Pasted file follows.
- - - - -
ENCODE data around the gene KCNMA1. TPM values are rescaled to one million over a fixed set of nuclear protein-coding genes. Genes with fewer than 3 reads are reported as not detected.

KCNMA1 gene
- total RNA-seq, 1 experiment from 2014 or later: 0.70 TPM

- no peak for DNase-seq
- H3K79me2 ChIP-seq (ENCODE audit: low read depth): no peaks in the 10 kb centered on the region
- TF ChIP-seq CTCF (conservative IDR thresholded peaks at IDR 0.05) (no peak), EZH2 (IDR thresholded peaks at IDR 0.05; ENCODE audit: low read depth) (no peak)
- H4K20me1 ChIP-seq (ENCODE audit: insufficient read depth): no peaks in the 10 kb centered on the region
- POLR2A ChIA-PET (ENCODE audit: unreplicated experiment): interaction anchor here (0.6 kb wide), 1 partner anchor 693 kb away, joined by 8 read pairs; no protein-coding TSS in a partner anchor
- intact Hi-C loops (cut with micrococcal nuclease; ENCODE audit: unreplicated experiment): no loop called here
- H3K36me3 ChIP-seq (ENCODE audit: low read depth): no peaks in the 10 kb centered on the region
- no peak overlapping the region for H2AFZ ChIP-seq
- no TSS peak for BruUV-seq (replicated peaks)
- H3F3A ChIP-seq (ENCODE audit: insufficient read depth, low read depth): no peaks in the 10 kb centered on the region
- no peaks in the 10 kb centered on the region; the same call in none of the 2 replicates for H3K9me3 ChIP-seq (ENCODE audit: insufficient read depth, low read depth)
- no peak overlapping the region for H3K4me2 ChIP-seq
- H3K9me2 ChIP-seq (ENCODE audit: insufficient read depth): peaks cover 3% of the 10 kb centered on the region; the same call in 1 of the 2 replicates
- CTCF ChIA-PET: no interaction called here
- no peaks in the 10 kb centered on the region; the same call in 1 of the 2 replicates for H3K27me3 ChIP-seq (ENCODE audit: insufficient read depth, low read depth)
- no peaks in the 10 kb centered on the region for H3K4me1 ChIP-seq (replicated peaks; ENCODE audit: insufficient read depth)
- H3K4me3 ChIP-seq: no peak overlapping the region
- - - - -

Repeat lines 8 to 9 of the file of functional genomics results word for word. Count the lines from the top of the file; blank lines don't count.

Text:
- POLR2A ChIA-PET (ENCODE audit: unreplicated experiment): interaction anchor here (0.6 kb wide), 1 partner anchor 693 kb away, joined by 8 read pairs; no protein-coding TSS in a partner anchor
- intact Hi-C loops (cut with micrococcal nuclease; ENCODE audit: unreplicated experiment): no loop called here